A topic that is still widely debated to this day is the minimum drinking age.  At 21, many believe that this age should be lower for an array of reasons, ranging from claims that the current laws don’t hinder the 18-20 demographic from drinking, to the belief that the laws force this college aged group to binge drink and to not practice responsibility while inevitably consuming alcohol illegally.  Take a look around any college campus, for example. 80% of students at Chapel Hill are classified as 21 and under (admissions), while there are around 30 bars and restaurants that serve alcohol within a mile radius of one another.  On any given night, there are students under 21 breaking the law, using fake i.d’s to illegally occupy these bars.  There are others, who may not risk attending the bars, but still get their fill of alcohol, whether it is served at a house party or even just supplied by an older friend, to be enjoyed under the supervision of similar aged peers.  The moral of this is that the debates that have been a topic of discussion for so long still are prevalent to this day.  When states began to change the drinking age along with the 26th amendment in the 1970’s however, there was an epidemic which would successfully end the discussion for those who believe, to this day, that the drinking age should be lowered.  The number of car crashes occurring in the states which lowered their drinking ages in the 1970’s saw an astonishing increase in the number of traffic accidents.  “In the mid-1970s, 60 percent of all traffic fatalities were alcohol related, according to the National Institute of Health(NIH). Over two-thirds of car accidents involving persons aged 16 to 20 were alcohol-related.” (Boston)  These states that lowered their drinking age saw dramatic increases in alcohol related accidents, among those with the new right to consume alcohol.  While the topic is still widely discussed to this day, the facts of a lowered drinking age were shown with the nation wide studies of the 1970’s: when the age is lowered, the number of fatal car crashes increases.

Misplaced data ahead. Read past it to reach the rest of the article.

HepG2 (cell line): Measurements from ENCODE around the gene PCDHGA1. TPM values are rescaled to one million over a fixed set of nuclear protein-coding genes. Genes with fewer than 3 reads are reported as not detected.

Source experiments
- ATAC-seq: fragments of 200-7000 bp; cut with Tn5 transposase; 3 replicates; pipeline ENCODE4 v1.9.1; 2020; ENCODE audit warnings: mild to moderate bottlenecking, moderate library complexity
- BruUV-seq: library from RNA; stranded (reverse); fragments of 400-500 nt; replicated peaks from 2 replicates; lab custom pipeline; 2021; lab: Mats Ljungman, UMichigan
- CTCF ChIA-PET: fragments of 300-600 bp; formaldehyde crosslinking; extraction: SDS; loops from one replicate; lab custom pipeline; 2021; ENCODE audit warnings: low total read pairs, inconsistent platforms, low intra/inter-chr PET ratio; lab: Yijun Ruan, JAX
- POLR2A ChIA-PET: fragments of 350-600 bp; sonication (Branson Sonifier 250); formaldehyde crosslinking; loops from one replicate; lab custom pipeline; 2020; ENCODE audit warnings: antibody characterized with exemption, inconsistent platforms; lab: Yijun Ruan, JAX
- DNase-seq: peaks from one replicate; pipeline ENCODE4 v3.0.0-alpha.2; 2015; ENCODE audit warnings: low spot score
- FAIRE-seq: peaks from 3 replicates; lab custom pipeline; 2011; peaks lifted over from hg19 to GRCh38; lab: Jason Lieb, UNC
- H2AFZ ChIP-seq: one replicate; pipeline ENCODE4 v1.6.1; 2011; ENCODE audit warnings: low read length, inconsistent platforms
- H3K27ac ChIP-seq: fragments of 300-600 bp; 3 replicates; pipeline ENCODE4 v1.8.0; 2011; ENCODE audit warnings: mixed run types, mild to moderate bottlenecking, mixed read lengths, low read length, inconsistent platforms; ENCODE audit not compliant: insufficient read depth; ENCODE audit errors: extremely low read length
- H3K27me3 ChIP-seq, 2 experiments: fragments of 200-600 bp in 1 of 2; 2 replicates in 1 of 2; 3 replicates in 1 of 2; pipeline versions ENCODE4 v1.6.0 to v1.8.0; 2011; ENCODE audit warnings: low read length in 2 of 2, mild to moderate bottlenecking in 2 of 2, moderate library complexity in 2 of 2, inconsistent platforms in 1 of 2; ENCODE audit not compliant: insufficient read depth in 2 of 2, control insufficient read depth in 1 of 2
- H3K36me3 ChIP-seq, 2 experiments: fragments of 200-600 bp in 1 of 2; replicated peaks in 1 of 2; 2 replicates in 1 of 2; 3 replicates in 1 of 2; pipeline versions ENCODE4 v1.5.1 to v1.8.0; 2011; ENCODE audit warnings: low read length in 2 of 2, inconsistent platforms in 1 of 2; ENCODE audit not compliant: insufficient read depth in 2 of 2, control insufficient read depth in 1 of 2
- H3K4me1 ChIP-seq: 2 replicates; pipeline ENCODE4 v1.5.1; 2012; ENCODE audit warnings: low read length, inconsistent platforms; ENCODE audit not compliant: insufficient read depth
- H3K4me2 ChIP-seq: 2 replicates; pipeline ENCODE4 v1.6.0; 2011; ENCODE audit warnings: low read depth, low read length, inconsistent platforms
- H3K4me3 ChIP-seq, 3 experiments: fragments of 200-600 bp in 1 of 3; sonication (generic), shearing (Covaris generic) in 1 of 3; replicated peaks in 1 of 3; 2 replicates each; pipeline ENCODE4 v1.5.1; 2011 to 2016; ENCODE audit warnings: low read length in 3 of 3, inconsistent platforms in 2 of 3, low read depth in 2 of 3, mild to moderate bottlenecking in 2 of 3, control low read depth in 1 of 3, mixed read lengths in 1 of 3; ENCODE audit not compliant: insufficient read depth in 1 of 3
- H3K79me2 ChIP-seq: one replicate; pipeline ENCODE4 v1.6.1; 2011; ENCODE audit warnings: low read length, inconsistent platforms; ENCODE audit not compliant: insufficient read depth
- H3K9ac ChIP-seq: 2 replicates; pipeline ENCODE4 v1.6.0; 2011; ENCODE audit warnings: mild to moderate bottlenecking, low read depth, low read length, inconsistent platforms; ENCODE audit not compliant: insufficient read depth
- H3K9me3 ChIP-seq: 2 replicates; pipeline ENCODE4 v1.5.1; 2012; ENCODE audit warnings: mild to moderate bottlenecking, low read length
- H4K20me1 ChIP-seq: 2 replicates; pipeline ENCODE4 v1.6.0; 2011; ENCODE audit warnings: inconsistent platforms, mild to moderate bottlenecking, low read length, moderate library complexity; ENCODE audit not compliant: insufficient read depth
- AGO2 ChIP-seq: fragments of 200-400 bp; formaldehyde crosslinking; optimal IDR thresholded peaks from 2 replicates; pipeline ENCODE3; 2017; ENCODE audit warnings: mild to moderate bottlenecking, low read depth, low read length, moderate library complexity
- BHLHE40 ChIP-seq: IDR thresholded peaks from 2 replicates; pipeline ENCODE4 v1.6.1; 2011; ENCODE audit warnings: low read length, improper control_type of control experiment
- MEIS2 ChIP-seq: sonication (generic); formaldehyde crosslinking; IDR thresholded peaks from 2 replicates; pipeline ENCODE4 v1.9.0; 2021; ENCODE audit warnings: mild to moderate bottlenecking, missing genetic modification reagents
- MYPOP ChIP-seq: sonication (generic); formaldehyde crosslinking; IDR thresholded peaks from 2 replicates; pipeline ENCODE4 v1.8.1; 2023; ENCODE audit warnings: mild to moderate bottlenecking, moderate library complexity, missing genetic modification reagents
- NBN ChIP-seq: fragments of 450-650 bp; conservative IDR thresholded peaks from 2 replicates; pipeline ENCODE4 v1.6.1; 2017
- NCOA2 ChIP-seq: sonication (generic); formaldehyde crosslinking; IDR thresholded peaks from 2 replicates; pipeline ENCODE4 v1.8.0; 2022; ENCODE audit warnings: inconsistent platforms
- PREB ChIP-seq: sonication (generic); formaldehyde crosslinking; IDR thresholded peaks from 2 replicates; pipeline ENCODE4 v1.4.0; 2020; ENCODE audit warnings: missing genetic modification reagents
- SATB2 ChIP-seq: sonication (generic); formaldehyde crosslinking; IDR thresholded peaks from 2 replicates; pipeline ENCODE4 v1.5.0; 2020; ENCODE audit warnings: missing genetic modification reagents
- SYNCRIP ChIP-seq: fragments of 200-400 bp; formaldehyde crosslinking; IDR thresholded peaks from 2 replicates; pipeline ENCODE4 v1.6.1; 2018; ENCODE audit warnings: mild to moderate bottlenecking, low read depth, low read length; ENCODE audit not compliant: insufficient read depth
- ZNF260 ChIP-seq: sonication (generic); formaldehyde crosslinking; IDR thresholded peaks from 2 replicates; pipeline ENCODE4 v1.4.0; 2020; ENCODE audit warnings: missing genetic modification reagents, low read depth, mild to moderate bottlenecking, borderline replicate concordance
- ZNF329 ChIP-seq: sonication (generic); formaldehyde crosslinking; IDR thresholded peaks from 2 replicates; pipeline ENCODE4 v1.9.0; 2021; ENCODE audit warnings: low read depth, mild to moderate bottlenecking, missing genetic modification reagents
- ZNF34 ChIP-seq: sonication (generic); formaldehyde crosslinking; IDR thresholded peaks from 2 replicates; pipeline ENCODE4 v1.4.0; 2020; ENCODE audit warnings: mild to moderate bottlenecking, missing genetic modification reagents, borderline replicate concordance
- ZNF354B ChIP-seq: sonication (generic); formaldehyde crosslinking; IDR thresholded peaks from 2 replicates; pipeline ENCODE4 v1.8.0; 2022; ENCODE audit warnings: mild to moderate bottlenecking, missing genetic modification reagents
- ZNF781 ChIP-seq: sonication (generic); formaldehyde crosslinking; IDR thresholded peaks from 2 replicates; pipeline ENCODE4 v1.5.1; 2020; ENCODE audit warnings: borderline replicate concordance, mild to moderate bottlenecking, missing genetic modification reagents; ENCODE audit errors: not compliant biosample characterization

Sources:

UNC Admissions Office. http://admissions.unc.edu/apply/class-profile/. Web. Accesses 4.6.2015

Tietjen, Denali. “Why 21? A Look at Our Nation’s Drinking Age.” Boston.com. The New York Times, 17 July 2014. Web. 06 Apr. 2015. <http://www.boston.com/health/2014/07/17/why-look-our-nation-drinking-age/rzK2FA5UYj0LgwJ5Ujrr7I/story.html>.

Leave a Reply